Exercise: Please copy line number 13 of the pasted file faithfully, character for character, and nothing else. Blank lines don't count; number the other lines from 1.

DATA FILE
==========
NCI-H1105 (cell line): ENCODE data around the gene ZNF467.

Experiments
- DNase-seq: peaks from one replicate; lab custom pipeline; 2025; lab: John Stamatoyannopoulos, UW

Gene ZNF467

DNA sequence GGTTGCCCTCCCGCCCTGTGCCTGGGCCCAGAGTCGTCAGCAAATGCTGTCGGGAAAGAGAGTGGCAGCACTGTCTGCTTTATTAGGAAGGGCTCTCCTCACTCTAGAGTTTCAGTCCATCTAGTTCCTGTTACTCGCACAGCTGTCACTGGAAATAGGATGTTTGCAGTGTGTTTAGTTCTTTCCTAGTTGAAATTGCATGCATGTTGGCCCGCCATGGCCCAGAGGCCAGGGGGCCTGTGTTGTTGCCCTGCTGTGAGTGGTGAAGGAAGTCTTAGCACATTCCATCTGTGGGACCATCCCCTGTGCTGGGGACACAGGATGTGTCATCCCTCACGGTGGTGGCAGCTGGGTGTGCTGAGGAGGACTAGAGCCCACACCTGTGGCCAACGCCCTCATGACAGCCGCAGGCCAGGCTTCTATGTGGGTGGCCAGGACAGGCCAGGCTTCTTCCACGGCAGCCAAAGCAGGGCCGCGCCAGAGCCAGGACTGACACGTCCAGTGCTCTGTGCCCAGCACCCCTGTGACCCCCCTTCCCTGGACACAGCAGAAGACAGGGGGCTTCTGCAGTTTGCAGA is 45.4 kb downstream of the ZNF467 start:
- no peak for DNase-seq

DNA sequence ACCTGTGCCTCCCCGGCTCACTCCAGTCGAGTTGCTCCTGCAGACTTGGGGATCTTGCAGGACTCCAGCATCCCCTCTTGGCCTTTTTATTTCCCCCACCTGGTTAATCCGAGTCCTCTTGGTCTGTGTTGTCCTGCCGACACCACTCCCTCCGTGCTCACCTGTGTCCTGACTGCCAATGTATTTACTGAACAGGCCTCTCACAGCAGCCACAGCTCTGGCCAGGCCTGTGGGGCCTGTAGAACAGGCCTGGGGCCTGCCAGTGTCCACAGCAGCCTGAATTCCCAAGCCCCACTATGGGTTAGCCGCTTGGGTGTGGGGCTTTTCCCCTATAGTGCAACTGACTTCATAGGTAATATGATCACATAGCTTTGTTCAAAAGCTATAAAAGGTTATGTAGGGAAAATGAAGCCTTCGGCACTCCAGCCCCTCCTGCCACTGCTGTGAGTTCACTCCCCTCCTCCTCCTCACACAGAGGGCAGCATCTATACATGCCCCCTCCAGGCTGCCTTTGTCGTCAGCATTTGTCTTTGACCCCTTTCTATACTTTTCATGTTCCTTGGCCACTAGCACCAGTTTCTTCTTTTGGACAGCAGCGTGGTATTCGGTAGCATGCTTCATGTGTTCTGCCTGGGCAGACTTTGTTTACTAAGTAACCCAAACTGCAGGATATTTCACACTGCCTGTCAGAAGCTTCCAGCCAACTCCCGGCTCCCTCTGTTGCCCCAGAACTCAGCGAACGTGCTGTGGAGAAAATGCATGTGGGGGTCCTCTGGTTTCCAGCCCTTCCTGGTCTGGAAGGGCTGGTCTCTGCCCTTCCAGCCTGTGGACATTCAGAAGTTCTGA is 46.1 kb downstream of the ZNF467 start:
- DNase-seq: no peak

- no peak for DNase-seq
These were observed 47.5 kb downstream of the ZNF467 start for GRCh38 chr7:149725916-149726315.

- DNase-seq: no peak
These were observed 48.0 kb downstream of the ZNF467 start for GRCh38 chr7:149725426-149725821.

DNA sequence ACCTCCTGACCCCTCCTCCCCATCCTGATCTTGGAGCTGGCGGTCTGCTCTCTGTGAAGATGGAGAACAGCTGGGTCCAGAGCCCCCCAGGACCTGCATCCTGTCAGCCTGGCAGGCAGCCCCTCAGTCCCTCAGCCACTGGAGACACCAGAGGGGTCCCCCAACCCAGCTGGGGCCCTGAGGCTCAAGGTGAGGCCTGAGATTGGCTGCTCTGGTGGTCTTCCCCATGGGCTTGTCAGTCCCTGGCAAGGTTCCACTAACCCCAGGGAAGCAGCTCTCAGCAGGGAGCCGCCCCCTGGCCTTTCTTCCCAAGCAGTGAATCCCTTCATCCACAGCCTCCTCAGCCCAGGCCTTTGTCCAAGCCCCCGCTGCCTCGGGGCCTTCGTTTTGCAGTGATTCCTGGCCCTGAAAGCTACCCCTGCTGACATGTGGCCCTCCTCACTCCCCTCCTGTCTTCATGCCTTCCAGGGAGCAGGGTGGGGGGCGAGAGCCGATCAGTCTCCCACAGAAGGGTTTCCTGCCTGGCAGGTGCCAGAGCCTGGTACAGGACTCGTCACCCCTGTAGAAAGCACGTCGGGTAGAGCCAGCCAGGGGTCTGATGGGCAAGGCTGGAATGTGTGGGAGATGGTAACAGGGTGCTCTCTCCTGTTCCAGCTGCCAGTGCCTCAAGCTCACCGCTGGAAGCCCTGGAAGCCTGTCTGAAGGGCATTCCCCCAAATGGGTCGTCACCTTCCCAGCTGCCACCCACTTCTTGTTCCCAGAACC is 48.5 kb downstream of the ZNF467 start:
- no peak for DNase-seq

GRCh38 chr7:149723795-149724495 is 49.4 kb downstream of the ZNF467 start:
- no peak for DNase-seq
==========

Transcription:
DNA sequence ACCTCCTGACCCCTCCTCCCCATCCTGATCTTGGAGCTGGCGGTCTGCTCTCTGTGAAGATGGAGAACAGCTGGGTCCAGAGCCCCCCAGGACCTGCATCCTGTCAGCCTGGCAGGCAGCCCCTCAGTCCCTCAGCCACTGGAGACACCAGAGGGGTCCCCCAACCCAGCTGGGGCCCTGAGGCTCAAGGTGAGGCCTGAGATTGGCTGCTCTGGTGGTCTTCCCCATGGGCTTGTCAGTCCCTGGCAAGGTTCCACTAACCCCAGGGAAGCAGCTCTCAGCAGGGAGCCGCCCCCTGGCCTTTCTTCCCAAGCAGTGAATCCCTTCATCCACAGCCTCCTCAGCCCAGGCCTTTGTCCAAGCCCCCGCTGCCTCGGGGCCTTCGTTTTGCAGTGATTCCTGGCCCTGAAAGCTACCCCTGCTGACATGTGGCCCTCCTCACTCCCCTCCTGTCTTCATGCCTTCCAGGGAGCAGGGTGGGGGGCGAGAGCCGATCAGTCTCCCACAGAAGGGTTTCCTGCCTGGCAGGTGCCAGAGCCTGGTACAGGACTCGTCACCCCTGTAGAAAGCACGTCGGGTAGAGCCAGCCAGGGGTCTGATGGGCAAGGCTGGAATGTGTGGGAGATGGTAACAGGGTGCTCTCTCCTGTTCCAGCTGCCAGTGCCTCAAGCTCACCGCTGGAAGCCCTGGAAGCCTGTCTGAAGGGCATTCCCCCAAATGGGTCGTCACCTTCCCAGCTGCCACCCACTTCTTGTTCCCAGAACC is 48.5 kb downstream of the ZNF467 start: